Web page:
A beautiful rare butterfly has been spotted emerging from pupae in Eastbourne, fuelling hopes it is attempting to colonise in England.
Unprecedented footage shown on Springwatch last week caught the spectacular continental swallowtails hatching out in gardens and allotments in the town, as well as Hastings and Chichester, for the first time.
Last year’s hot summer led to the largest invasion of this colourful butterfly since 1945 and adults laid a number of eggs in towns along the South coast. Usually, the Mediterranean insect finds it too difficult to survive the cold British winter but the sight of large caterpillars in suburban areas of Eastbourne, followed by footage of adults emerging from pupae suggests the mild winter may have helped them survive, making this the first of potentially dozens of exciting new colonists created by climate change.
There is already a swallowtail subspecies in Britain but it is a smaller, weaker insect than its continental cousin and is only found on the Broads in Norfolk. The continental swallowtail, which is unmistakable with its striking black and yellow markings and steamer-shaped tail, is larger and far more robust, with its caterpillars able to survive on common garden plants including carrots, fennel and hogweed – raising hopes it could soon be seen across the country.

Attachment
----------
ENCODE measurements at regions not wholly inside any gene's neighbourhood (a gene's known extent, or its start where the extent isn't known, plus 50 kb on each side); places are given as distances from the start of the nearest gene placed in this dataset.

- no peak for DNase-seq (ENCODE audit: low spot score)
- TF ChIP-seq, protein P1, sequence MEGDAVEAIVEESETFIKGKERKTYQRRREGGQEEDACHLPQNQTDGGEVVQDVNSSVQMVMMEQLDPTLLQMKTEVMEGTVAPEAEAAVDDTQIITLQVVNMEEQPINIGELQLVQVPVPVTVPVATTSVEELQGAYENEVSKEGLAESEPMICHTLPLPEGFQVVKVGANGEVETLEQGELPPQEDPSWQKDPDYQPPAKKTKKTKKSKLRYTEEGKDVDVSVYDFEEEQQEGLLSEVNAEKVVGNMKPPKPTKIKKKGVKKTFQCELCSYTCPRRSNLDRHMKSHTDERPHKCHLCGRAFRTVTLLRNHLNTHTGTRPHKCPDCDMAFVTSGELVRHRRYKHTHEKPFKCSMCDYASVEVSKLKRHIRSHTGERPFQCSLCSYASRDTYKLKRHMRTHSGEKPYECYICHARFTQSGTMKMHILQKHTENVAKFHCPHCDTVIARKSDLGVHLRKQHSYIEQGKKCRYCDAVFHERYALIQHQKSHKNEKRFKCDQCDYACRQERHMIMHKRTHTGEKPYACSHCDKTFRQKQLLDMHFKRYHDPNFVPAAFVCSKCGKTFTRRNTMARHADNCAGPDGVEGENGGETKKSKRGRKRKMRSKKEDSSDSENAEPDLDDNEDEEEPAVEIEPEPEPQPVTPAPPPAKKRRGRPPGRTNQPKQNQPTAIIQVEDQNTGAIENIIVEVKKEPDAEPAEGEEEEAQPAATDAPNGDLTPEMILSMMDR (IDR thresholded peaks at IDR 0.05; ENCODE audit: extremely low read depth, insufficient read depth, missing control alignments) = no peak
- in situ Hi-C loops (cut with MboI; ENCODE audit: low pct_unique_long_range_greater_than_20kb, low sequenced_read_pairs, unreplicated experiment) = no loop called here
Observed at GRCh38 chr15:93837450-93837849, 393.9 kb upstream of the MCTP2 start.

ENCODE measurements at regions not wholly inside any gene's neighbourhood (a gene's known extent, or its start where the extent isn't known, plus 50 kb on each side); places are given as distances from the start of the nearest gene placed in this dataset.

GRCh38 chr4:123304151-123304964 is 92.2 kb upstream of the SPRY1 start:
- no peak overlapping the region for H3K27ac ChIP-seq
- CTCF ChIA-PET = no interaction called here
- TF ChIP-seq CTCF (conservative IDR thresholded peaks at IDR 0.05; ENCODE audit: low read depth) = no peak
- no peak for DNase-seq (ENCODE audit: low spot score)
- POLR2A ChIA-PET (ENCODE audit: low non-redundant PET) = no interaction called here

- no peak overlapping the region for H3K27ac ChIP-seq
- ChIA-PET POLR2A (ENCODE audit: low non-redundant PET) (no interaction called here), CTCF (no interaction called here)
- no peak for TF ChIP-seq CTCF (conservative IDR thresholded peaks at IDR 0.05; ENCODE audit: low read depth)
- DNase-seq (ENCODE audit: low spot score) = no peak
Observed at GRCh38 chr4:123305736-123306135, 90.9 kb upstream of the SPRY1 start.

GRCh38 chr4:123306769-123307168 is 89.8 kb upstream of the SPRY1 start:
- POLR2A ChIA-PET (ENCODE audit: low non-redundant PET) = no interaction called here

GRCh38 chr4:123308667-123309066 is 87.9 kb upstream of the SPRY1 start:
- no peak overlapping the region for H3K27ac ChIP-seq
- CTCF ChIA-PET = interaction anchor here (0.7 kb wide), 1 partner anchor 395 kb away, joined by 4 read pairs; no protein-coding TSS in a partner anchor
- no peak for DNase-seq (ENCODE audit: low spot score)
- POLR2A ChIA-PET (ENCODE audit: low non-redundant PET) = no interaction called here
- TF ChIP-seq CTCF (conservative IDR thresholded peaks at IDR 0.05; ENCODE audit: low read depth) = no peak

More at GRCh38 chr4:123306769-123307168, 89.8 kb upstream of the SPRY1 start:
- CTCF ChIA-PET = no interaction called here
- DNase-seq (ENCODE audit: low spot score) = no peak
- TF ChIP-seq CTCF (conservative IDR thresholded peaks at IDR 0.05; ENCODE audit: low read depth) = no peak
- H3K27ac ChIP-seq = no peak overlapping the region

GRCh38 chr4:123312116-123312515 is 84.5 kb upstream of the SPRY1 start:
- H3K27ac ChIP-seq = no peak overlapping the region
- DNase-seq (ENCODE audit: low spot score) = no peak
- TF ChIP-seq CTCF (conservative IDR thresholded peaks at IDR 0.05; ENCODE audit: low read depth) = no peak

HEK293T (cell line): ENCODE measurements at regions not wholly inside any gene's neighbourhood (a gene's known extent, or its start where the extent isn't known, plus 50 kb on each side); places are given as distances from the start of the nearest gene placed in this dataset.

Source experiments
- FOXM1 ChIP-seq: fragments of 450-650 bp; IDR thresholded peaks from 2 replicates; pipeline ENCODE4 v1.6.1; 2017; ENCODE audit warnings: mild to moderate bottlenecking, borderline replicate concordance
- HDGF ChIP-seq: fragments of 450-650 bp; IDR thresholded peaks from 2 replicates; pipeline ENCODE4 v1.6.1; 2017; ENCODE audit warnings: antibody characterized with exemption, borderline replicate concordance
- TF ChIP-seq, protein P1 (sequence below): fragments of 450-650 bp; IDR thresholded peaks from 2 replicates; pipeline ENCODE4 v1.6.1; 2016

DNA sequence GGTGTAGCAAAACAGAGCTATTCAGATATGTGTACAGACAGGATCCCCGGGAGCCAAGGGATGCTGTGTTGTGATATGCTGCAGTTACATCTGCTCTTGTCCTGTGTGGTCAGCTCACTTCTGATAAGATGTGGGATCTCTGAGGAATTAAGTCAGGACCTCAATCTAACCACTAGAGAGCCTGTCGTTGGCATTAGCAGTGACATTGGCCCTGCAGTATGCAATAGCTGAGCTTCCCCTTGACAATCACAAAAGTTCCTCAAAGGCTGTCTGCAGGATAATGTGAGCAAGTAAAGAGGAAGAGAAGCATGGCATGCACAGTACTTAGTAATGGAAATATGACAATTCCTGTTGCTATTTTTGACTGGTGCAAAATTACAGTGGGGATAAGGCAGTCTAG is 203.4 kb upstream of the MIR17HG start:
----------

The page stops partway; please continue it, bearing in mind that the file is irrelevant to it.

Michael Blencowe, from Butterfly Conservation’s Sussex branch, who has been monitoring the butterflies since they arrived last summer, said, “So far there have been 12 sightings of swallowtails in Sussex this spring. Six of these have been seen to emerge from pupae we were monitoring.
“There are still more to emerge and no doubt many other swallowtails that we don’t know about are roaming the country, so there has never been a more exciting time to head out looking for butterflies.
“This current invasion could be the start of the colonisation of southern England by the swallowtail. In 20 years this butterfly could be a regular visitor to our gardens.”